Baja mission trip was moving for Honors students

March 25, 2022 / by / 0 Comment

A group of Honors College students went on a medical mission trip to Baja, Mexico, over spring break.

By Ashlee Larrison
GCU News Bureau

Appreciate the little things.

It’s a common expression that can make a world of difference for anyone willing to put it into practice.

One of the ways students served was by going on door-to-door house visits.

That sentiment became that much clearer to Grand Canyon University senior Chloe Campbell last week in Baja, Mexico, as she watched a small, shoeless child laugh while playing with a toy that had been found in the street.

“I saw how joyful that community was in just the small moments,” she said. “I was able to witness the Lord in not only the big moments but also the small moments, and I think that’s really important to remember.”

A group of 19 Honors College students participated over spring break in a medical mission trip organized by Well Child International (WCI). The students accompanied health care professionals and local community leaders on door-to-door visits, community outreach and medical assessments and helped with health education.

Students often assisted medical professionals on the trip.

This was the second of three scheduled trips with WCI — the first one was in May 2021. Working with WCI founder Michael Birnbaum has been smooth and hands on, Honors College Program Manager Anya Cofrancesco said. 

Birnbaum met with the students on campus and emphasized the impact trips like the one to Baja have on the community. Many of these trips are in or near popular tourist destinations, and many of the residents work at resorts and restaurants but don’t have access to medical care because they lack transportation.

“They’d need to walk for miles, and that’s not feasible,” Cofrancesco said. “And that is where WCI steps in because they bring the clinic to the community to serve local residents.”

Honors College Associate Dean Dr. Breanna Naegeli continues to be impressed by the students’ willingness to serve. 

Students also served in local schools.

“When we initially started this partnership with Michael and Well Child International, we projected maybe 10 volunteers who would give up their spring break to go across country boarders and serve throughout the one week that they really have off and to themselves,” she said. “We continue to be surprised by the amount of overwhelming student support when it comes to initiatives like this.”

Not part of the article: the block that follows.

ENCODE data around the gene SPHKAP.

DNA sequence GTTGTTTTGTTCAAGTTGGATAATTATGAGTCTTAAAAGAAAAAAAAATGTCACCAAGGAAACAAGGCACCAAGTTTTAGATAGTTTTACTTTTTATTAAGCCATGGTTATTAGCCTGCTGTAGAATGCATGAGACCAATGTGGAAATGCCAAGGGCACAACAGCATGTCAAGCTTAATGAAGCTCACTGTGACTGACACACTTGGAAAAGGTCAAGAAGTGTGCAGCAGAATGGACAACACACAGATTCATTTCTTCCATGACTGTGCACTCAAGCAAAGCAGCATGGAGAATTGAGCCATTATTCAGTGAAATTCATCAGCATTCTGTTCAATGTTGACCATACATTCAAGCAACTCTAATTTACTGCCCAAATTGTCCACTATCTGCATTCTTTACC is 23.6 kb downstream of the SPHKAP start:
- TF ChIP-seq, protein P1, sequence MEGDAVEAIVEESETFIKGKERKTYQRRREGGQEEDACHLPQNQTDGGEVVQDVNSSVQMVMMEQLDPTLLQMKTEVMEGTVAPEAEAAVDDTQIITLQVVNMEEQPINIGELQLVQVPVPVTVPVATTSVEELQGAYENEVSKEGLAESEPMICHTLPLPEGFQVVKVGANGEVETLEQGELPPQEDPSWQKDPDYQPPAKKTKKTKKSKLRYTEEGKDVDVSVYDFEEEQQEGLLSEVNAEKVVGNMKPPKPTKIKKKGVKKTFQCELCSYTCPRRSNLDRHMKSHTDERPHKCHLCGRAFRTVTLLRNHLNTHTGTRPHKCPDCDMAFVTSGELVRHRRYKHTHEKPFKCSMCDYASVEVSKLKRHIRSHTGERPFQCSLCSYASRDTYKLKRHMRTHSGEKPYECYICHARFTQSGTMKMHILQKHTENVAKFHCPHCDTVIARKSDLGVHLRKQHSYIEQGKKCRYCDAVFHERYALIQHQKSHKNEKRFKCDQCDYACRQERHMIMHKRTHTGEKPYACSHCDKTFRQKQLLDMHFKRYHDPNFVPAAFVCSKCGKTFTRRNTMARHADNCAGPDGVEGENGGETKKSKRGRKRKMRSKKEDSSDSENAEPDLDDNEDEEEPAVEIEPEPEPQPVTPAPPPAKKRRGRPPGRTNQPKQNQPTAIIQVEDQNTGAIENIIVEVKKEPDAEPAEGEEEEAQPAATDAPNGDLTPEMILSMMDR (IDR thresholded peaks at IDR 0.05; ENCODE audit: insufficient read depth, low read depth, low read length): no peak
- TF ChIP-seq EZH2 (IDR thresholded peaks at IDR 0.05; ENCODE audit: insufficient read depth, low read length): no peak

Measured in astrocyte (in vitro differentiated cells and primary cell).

There were so many volunteers that Naegeli and her staff had to keep opening spots to meet the demand.

“I’m always just blessed and humbled by how many of our students want to be a part of these experiences,” Naegeli said. “I think that really is the trademark of who GCU students are. It’s what attracts them to the University, and it is what keeps them engaged throughout their time here at GCU.

“These opportunities are only as strong as the students we have that want to take advantage of it.”

Students were divided into three tracks: medical, educational and ministry.

In their down time, the students spent some time at the beach.

Campbell, the student leader for the team, participated in the ministry track. It included feeding the homeless, praying over the community, joining a local special needs ministry and also assisting with the medical and educational tracks.

“We got to do things all across the board, whether it was physically serving or observing and praying,” Campbell said. “We’re theoretically helping this community, but, really, we’re the ones getting help from this. We’re the ones getting poured into and we’re the ones leaving changed and encouraged because not only do we get the opportunity to learn from this beautiful culture, but we’re able to give back.

“In turn, their joy, their gratitude, their ability to be present in that moment is able to give us a whole new perspective, encourage us and refresh us.”

Freshman Kalia Brewster was drawn to the strong team bonding on mission trips and the  opportunity to see a country she had never visited.

It was the second of three medical mission trips for Honors College students through Well Child International.

“We got to make so many cool memories and we got to meet so many amazing people,” Brewster said. “One of the amazing things that we all said stood out to us was how community centered it is in that area of Mexico. The people never hesitated to welcome us into their home. We were just strangers, and they were so welcoming and so friendly.”

She also is grateful that the Honors College has access to so many opportunities of this nature.

“We can literally get connected with so many different missions’ organizations and just have so many cool experiences,” she said. 

The Honors College will team up again with WCI at the close of the spring semester for a nine-day mission trip to the Dominican Republic.

Contact Ashlee Larrison at (602) 639-8488 or [email protected].


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